For being such a tiny word, “big” can breed various reactions depending on the other utterances with which we couple it. It is very rewarding, for example, to achieve a big break, hit the big time and be the big woman or man on campus, but it can also be pretty upsetting to hear we have a big mouth or head, or have become too big for our britches. While we can evenly divide those expressions into positives and negatives, we might find ourselves struggling to know how to tab big data.
Compelling to some, yet confounding to others, the term has become an intriguing topic for businesses that are looking to execute direct marketing programs. Needing to align themselves with companies and specialists who see big data as a vast playground of possibilities, said enterprises have a number of options when considering what the outcome of their information will be. Print+Promo connected with Stephen Yu, president and chief consultant for Willow Data Strategy LLC, Old Tappan, N.J.; Sarah Mannone, executive vice president of Trekk, Rockford, Ill.; and Denis Aumiller, creative/managing partner for Lehigh Mining & Navigation, Bethlehem, Pa.; to gauge the best course of action for those who wish to make a big splash.
Many terms can raise one’s anxiety level, such as “doctor’s visit,” “tax season” and “loan payment.” Has “big data” become such a term for marketers?
Stephen Yu: For some, yes. For early adopters, even the term “big data” sounds uncool. Advanced users moved way past the old definition of big data. The hype factor is dying down for sure, as the word “big” is misleading in a way that data in large quantity will solve problems on their own. But people began to see that this data business is far more complex than just emphasizing the size and speed.
Sarah Mannone: I don’t know that it has. Most marketers I talk to are excited about the possibility of being more data-driven because it means better results. The concerns that arise when we talk about using data to inform our marketing usually have to do with data security and data privacy—and those are rightly major concerns. Data collection should be done transparently, and analysis should be done by people who are trained to understand fallacies and biases. I think the reason many marketers are hesitant to allow more data into their practice is that they feel ill-equipped, just as the average person may feel ill-equipped to handle tax season. The answer is not to ignore it; the answer is to show up with curiosity and learn as much as we can.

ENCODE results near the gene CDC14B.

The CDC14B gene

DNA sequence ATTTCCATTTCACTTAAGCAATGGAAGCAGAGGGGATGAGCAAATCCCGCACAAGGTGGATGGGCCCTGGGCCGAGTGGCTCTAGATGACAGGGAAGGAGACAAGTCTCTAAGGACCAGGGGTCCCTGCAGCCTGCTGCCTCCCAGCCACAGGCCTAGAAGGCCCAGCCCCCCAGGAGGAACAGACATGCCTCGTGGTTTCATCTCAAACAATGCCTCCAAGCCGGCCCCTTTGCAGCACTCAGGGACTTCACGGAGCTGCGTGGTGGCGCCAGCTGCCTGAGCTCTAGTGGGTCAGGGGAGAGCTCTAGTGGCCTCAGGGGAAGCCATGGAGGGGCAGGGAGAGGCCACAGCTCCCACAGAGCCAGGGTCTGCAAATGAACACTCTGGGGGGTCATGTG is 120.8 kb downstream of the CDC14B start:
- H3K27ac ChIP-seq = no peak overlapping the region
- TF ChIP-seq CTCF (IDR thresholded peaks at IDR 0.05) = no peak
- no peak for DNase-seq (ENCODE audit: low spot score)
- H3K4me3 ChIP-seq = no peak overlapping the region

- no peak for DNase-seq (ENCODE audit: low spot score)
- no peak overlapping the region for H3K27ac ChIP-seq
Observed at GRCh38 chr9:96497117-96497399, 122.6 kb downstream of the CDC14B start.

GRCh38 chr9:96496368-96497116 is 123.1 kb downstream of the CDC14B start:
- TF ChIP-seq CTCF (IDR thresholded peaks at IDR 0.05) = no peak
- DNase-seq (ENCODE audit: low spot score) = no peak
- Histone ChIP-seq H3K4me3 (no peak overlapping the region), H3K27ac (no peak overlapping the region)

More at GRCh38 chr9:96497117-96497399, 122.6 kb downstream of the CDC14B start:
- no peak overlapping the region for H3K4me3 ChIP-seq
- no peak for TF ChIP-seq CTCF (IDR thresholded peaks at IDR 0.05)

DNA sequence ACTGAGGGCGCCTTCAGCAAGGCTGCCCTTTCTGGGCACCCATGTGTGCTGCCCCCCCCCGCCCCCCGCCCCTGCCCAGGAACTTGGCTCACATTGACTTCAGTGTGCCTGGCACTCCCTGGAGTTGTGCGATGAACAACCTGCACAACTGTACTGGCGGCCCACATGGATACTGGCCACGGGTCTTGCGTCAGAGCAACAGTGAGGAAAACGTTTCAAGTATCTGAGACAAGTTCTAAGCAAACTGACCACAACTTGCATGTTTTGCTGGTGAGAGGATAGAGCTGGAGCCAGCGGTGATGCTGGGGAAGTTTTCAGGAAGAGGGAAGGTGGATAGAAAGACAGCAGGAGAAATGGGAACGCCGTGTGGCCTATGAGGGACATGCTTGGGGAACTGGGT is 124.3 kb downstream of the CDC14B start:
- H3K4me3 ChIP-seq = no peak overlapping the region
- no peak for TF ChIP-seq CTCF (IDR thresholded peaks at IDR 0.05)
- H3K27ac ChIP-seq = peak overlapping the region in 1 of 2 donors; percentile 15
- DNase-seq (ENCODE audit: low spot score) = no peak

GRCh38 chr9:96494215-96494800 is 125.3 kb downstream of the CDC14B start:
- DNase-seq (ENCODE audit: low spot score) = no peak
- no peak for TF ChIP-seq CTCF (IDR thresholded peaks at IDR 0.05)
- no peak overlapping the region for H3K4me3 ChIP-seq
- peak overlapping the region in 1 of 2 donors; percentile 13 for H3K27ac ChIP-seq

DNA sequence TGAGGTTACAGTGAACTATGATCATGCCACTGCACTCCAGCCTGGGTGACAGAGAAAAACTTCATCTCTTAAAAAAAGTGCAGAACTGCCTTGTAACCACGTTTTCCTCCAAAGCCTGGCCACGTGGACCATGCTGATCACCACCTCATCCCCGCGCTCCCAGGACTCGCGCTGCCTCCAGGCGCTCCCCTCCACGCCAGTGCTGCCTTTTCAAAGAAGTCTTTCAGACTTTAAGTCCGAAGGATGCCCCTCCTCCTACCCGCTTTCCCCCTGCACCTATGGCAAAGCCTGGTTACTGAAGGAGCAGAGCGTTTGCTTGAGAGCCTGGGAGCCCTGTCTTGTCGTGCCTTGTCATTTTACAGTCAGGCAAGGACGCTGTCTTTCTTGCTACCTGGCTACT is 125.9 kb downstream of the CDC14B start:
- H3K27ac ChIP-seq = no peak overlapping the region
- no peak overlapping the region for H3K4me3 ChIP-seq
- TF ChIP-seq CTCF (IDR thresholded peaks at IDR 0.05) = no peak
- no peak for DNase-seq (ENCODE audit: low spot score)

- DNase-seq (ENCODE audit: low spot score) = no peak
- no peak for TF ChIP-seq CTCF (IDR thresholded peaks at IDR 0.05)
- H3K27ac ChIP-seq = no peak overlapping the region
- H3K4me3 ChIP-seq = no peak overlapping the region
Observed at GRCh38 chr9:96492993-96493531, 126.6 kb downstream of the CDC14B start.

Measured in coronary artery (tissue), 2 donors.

What about big data compels you to be such a thorough student of its possibilities?
SY: I believe in the power of data because I have helped my business and my clients using data for over 30 years. I know it is not some hype; when done properly, data do reveal new patterns and free us from wrong assumptions leading to a wrong path. Analytics—the key activity of making sense of data—provides answers to our questions in unambiguous ways. What is not to like? If businesspeople still have doubts about data and analytics, well, lots of luck to them. Their gut feelings will not be enough when others are employing advanced analytics using big and small data all the time. That would be like insisting [on] running on a NASCAR track to beat race cars.
SM: Better data means a higher likelihood of connecting the company that has the solution with the company or consumer searching for that solution. It’s a win/win for everyone involved—no consumer likes to receive a badly targeted ad, but receiving a message that feels tailored to me with just the information I was looking for? That actually feels a little magical, and it can be the start of a great customer relationship. What excites us about data is that we can use it to spot trends, to predict likelihoods and to create more of those magical experiences.